Work in the Pillai laboratory focuses at the interface between innate and adaptive immunity, immune tolerance, and anti-tumor activity and has been continuously funded by the NIH and/or nationally recognized foundation support since 2007.
The Pillai group was the first to delineate that innate invariant natural killer T cells (iNKT cells), a key regulatory cell population of the innate immune axis, can induce expansion of regulatory T cells (Treg) across histocompatibility barriers (Blood, 2009), a key discovery that has opened new avenues of investigation in optimizing mismatched transplants of organs and bone marrow, particularly salient in the field of haploidentical transplantation. The group has developed in pre-clinical mouse models of novel transplant preparative regimens that have reduced toxicity (Shuyu E et al, Blood 2017). This regimen is currently being developed into clinical trials for cure of non-malignant disorders including aplastic anemia and thalassemia/sickle cell disease by parental mismatched BMT.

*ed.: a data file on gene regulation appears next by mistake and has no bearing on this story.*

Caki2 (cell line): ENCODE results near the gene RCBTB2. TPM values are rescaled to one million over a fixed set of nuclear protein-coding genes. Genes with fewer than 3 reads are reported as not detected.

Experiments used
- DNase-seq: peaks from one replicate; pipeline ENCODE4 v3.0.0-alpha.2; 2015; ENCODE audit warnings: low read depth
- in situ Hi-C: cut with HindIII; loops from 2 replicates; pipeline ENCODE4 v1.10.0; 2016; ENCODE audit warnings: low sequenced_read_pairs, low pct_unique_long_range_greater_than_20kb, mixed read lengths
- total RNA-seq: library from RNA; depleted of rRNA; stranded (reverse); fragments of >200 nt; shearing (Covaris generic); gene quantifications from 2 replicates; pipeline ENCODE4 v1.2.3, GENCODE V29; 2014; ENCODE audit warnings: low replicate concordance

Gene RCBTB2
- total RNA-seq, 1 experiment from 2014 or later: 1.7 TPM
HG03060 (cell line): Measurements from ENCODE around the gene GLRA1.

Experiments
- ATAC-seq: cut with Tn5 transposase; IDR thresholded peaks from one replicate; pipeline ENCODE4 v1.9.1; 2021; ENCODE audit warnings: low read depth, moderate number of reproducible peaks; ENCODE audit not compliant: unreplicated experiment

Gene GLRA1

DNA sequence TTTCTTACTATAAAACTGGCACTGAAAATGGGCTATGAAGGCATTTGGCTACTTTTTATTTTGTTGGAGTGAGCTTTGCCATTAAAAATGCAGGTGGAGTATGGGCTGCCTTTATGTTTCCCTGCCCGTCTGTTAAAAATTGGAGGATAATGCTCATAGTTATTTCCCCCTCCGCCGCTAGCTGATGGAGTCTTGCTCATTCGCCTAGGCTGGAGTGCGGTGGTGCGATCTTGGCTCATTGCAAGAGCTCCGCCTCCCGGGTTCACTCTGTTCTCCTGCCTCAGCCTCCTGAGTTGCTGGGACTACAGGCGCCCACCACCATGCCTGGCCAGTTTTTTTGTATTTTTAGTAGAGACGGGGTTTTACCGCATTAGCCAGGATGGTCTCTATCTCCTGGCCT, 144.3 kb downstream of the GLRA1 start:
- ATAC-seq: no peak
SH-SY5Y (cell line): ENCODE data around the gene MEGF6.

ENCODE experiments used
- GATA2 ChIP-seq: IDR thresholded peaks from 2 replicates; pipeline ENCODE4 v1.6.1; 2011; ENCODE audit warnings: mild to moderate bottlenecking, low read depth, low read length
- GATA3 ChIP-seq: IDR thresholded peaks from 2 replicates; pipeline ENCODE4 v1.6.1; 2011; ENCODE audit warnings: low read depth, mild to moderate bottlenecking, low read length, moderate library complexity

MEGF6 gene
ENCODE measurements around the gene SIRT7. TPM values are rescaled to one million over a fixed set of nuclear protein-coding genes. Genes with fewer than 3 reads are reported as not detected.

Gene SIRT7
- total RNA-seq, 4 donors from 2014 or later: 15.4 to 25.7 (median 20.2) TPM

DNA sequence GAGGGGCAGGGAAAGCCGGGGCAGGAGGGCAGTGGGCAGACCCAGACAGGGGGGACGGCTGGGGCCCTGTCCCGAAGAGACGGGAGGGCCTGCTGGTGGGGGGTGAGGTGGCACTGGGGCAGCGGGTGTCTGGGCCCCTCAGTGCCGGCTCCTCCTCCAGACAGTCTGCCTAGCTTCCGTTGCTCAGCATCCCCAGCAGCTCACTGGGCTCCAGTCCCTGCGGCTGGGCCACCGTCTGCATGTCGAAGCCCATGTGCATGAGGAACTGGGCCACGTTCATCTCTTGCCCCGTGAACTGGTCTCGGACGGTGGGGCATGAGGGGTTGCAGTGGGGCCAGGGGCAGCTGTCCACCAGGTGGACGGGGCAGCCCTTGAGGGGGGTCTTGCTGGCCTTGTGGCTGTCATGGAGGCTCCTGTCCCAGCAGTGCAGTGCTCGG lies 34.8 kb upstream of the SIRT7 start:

In the area of cancer, the Pillai group has patented the first rigorous and GMP-compatible protocol for expansion of human iNKT cells for immunotherapy. The group is now collaborating with other Sylvester Cancer Center members to develop the first iNKT-chimeric antigen receptor (iNKT-CAR) immunotherapy for high-risk pediatric and potentially also adult cancers.
The group is collaborating with other UM investigators in investigating the role of innate immune effectors in key infectious processes.
These projects are advancing basic understandings and translational developments in transplantation, cancer, and infectious disease.